The Cutline
  • All through the time that New York prosecutors called her credibility into question and the media was casting further aspersions on her reputation, the maid who claims French political power player Dominique Strauss-Kahn sexually assaulted her in a Manhattan hotel room in May kept her identity shielded from public view.

    But now the embattled accuser--whose name is Nafissatou Diallo--has spoken publicly for the first time since her alleged assault in a pair of exclusives for Newsweek and ABC.

    Diallo shared her tale with Christopher Dickey and John Solomon for the latest issue of Newsweek, which hit stands Monday.

    She is "not glamorous," they write, in what appears to be the first narrative description of the 32-year-old Guinean immigrant. "Her light-brown skin is pitted with what look like faint acne scars, and her dark hair is hennaed, straightened, and worn flat to her head, but she has a womanly, statuesque figure. ... Diallo cannot read or write in any language; she has few 'close friends.' "

    She also outlined her allegations in lurid detail for the magazine. "He pulls me hard to the bed," she recalled. "I push him. I get up. I wanted to scare him."

    Diallo also spoke with ABC's Brian Roberts in an interview that aired in part on Monday's "Good Morning America" and will continue to roll out on this evening's "World News with Diane Sawyer" and Tuesday's "Nightline."

    "I want justice. I want him to go to jail," she said. "I want him to know that there is some places you cannot use your money, you cannot use your power when you do something like this." You can watch a video of the "Good Morning America" segment below:

    Read More »from DSK accuser goes public in high-profile Newsweek, ABC News ‘exclusives’
  • James Murdoch (AP: Sang Tan)

    Last week in the British phone-hacking scandal saw the principal focus turn on News Corp. chief Rupert Murdoch's survival. This week, however, it seems likely that Rupert Murdoch's son James will occupy center stage in the scandal. The testimony that James Murdoch, who works as News Corp.'s deputy chief operating officer, delivered before Parliament last week is now drawing fire from former employees, and sparking new investigations from lawmakers and Scotland Yard. And that, in turn, looks to spell serious trouble for James Murdoch's ongoing tenure as chairman of British Sky Broadcasting.

    The board of BSkyB meets on Thursday for the first time since the phone hacking scandal prompted News Corp. to drop its takeover bid, and Murdoch's chairmanship will certainly be on the agenda. The other big agenda item on Thursday certainly doesn't look to aid James Murdoch's cause, either:  The board will weigh the U.K. communications regulator's inquiry about whether News Corp. is "fit and proper" to hold a broadcasting license for BSkyB. (For his part, James said late last week he has no plans to step down from the BSkyB board.)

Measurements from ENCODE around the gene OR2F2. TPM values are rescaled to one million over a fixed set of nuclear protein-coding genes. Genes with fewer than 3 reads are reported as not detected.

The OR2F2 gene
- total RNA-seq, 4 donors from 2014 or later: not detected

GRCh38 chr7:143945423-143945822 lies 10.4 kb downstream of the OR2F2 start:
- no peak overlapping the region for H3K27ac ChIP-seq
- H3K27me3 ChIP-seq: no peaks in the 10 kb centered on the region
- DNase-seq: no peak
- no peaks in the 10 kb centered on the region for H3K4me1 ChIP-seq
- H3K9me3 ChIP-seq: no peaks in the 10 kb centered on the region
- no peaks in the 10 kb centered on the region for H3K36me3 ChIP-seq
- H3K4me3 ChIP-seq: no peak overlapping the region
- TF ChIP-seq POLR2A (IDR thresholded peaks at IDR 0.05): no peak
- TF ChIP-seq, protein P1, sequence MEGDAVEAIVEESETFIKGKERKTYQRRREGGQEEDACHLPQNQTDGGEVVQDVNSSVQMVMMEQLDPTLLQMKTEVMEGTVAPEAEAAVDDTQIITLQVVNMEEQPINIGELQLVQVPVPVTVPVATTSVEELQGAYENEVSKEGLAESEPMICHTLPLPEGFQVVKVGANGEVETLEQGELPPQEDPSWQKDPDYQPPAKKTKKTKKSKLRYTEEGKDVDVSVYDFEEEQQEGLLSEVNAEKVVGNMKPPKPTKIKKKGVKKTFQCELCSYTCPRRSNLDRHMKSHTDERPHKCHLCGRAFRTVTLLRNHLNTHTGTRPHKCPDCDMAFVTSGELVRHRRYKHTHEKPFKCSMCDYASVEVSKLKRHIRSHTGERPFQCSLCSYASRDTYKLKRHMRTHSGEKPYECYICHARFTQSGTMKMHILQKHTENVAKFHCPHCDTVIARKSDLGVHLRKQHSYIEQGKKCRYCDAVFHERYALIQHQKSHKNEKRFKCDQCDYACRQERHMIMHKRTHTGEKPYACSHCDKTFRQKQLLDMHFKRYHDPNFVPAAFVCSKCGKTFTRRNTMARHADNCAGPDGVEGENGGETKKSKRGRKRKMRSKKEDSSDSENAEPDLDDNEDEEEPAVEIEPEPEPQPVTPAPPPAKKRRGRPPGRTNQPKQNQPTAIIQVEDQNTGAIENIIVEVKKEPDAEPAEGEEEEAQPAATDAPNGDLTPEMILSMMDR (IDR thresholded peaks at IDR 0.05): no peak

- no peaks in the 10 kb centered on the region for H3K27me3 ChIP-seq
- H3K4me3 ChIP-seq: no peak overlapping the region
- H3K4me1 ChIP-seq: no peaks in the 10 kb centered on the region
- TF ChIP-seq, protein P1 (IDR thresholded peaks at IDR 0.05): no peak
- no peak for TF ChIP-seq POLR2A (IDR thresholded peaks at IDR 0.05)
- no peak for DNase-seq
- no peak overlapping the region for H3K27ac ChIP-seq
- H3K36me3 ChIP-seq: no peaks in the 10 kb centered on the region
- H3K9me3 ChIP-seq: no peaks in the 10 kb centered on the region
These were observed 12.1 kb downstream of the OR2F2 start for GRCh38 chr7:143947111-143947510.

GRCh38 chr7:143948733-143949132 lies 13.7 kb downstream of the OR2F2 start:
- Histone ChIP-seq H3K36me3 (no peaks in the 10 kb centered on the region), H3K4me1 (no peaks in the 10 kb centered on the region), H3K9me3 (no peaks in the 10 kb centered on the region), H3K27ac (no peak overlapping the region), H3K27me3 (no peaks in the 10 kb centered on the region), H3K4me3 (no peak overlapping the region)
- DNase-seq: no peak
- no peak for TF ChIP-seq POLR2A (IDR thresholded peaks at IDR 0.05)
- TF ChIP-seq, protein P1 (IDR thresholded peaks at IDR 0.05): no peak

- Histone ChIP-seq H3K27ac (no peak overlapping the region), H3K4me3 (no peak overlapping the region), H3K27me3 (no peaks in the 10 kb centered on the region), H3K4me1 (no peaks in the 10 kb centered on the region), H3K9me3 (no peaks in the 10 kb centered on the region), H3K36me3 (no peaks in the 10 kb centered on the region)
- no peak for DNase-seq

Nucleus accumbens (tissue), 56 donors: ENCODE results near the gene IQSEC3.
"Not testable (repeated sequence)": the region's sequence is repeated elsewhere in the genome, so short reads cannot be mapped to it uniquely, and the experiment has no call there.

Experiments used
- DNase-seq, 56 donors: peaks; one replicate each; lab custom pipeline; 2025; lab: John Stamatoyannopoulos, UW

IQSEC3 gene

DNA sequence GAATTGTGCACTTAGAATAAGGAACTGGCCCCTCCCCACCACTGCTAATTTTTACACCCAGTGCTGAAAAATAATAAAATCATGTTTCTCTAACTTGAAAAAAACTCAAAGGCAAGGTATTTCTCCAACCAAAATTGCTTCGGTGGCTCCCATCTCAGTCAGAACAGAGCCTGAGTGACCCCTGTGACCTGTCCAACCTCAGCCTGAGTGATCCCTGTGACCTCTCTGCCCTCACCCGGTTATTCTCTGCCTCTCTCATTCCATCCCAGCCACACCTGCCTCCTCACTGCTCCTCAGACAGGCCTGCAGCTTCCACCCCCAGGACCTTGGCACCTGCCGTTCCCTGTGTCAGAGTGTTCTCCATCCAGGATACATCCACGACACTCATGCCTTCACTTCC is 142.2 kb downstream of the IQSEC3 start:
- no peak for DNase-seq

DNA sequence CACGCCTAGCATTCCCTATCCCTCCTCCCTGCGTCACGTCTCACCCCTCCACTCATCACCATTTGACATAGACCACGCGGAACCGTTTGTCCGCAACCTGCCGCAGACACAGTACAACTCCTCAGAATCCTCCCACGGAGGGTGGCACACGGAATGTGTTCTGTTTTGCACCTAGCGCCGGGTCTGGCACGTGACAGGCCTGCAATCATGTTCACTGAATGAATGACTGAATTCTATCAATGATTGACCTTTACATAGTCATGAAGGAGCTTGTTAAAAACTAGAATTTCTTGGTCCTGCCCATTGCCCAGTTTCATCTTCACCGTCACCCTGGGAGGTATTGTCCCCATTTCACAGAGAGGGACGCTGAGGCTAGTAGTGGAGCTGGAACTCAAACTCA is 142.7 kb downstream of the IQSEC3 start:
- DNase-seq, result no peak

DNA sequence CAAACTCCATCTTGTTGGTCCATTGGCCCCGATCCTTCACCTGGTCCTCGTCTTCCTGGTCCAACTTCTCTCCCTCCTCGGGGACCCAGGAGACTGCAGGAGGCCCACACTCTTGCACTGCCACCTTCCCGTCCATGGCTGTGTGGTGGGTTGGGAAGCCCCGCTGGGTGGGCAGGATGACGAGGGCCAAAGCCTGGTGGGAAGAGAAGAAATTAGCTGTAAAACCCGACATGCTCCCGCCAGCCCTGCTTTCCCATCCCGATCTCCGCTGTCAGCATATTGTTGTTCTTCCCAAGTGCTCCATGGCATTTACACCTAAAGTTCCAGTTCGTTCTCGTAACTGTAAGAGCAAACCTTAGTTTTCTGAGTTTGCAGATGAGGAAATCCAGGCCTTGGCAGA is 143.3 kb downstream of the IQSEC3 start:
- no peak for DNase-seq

On Friday, the select Parliamentary committee that grilled both the younger and elder Murdochs on the phone-hacking case last week is scheduled to meet to discuss whether James Murdoch should be called back for more questioning. Late last week, three former News International executives claimed James Murdoch misled the committee, but the younger Murdoch stood by his testimony.

    According to an unnamed New York Times source, Murdoch's testimony could also face a challenge from a fourth source: "an outside attorney who was also privy to discussions surrounding a confidential settlement to a phone hacking victim in 2008, which Mr. Murdoch approved, according to several lawyers with knowledge of the proceedings."

    And News Corp. is reportedly bracing for subpoenas from a U.S. investigation into alleged hacking of 9/11 victims.

    Read More »from James Murdoch, News Corp. bracing for another week of intense scrutiny in phone hacking scandal
  • In its first information-seeking lawsuit, Gawker is taking legal action against New Jersey Gov. Chris Christie's office, seeking to compel Christie to disclose records of his communications with Fox News chief Roger Ailes.

    As the New York Times first reported Sunday night, "A strong public interest exists in knowing whether the executive in charge of the nation's most-watched cable news channel is acting as a political consultant to a prospective Republican presidential candidate," the civil suit, filed Monday in conjunction with the American Civil Liberties Union, states.

    The litigation has its origins in a snippet of Gabe Sherman's New York magazine feature from May about the influence of Ailes and Fox News within the Republican power base. In the piece, Sherman reported: "A few months ago, Ailes called Chris Christie and encouraged him to jump into the [2012 presidential] race. Last summer, he'd invited Christie to dinner at his upstate compound along with Rush Limbaugh, and like much of the GOP Establishment, he fell hard for Christie, who nevertheless politely turned down Ailes's calls to run."

    Read More »from Gawker sues New Jersey Gov. Chris Christie’s office for access to Roger Ailes communications


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